It will be great fun to watch all the British, French, Germans, Italians and Americans wrangle the rules in search for an unfair advantage – unless you’re their sponsor with tens of millions or more on the pavement in whatever currency mountain you are strip mining. All I modestly hope for is real racing among more or less equal equipment where drivers, strategy and weather play in the outcome. (Le Mans 2018 – Wrecks, Pit Stops, Safety Car – Pick Winners. Toyota Finally Wins P1 After Years of Breakdowns with a Record 388 Laps.)

AutoInformed.com on Sports Car RacingBernard is an admirer of Stefan Bellof. In 2015, on the thirtieth anniversary of Bellof’s deadly accident, Timo raced at the Spa-Francorchamps 6-hour race of the FIA World Endurance Championship with a helmet carrying the black-red-gold design of the 1980s star.

“For me Stefan Bellof is and remains a giant,” Timo said. “Today my respect for his achievement with the technology available back then increased even more,” said the 37-year old from Bruchmühlbach-Miesau in the German region of Saarpfalz.”

The latest success is the second track record for the Porsche 919 Hybrid Evo: On 9 April 2018 in Spa, the rule-busting Evolution marketing car of the three-times Le Mans winner lapped faster than a Formula One car with Neel Jani at the wheel. The 34-year old Porsche works driver from Switzerland – a Le Mans outright winner and Endurance World Champion of 2016 – set a lap of 1:41,770 minutes on the 7.004 kilometer (4.35 mile) Grand Prix circuit in the Belgian Ardennes mountains. He topped the previous track record, set by Lewis Hamilton in 2017 qualifying, by 0.783 seconds, when the British Mercedes driver took pole position for the Belgian Grand Prix in 1:42.553 minutes.

The Evo version of the Porsche 919 Hybrid is rid of former restrictions that were hitherto determined by the regulations. As such it is a rolling publicity stunt, albeit a tour deforce of Porsche Racing’s strengths. Its hybrid powertrain now develops a total system output of 1160 hp. The Evo weighs only 849 kilograms, and its modified – now active-aerodynamics generate more than 50% additional downforce compared to the now outdated WEC racing car. Top speed at the Nürburgring was 369.4 km/h (229.5 mph). Ironically – as noted – such aggressive aero tweaks are being outlawed for next season.

LMP Team Principal Andreas Seidl provided the commercial: “As a race team we constantly search for challenges that push a car, driver and team to operate on the limit. Conquering the “Green Hell” provided such a challenge. Since last winter we were preparing for that task together with our tire partner Michelin – painstakingly and with a great deal of respect for this track. We have shown the full potential of the 919 Evo.”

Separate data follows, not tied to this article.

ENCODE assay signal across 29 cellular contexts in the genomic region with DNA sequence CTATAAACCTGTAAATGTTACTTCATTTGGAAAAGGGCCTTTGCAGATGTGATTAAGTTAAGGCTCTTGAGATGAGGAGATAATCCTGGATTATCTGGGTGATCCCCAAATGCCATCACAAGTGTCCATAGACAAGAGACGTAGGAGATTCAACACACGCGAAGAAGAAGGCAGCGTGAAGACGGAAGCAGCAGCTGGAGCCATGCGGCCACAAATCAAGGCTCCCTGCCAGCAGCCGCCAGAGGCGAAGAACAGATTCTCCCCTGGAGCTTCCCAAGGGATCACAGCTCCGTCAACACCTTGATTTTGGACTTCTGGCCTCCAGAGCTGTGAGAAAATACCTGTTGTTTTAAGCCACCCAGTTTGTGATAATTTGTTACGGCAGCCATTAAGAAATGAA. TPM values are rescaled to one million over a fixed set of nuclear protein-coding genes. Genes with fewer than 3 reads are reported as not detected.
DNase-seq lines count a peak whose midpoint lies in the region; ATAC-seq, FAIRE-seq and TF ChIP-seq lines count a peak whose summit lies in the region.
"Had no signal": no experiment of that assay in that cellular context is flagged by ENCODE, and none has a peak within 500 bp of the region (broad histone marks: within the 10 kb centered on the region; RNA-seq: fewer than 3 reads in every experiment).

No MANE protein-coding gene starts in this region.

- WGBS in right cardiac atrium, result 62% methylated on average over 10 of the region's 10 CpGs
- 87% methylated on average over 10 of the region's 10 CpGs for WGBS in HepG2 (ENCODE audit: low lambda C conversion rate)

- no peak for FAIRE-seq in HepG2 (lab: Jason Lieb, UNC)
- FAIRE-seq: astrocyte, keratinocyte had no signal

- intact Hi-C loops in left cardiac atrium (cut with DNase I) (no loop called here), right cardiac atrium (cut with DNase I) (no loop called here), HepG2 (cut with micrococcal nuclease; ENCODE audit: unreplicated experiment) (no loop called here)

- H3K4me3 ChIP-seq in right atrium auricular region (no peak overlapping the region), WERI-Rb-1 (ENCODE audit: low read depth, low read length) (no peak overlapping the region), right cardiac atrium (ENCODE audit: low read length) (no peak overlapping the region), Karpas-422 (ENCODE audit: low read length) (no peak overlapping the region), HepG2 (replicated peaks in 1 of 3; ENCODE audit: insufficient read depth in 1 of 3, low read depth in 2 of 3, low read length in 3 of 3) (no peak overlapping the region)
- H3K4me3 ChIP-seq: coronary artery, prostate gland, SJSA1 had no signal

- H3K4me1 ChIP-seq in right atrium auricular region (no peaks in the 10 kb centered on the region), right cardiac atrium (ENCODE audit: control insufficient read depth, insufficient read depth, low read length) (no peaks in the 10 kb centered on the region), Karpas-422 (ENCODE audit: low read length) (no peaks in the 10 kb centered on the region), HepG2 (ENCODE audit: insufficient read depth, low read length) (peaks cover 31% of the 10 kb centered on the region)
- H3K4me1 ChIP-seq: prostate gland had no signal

Fritz Enzinger, Vice President Porsche LMP1, added: “A big thank you goes to our development team in Weissach and the crew on site for the focused and safe operation of this record attempt. It is terrific what our team has achieved in four years in the World Endurance Championship: From 2015 to 2017 three overall wins in Le Mans and three drivers’ and three manufacturers’ world championship titles. This isn’t easy to be reproduced by anyone. The Tribute Tour is our homage on these years. We didn’t want to see the most innovative race car of its time disappearing unceremoniously in to the museum.”

The Unruly Changes

 The technical regulations from the FIA for the WEC and Le Mans, introduced in 2014, successfully delivered – at enormous cost from $100 million teams – close competition between the conceptually very different class 1 Le Mans hybrid prototypes entered by Audi, Porsche and Toyota.

The Porsche  919 Evo is roughly based on the 2017 world championship car. Developments that were prepared for the 2018 WEC but never raced after the withdrawal at the end of 2017 were included. Additionally, several aerodynamic modifications were made.

On the 919 Hybrid Evo the entire hardware of the powertrain remained untouched. The 919 is powered by a compact two-liter turbo charged V4-cylinder engine and two energy recovery systems – brake energy from the front axle combined with exhaust energy. The combustion engine drives the rear axle while the electronic motor boosts the front axle to accelerate the car with four-wheel drive. At the same time, it recuperates energy from the exhaust system that otherwise would pass unused in to the atmosphere. The electrical energy that comes from the front brakes and the exhaust system is temporarily stored in a liquid-cooled lithium ion battery.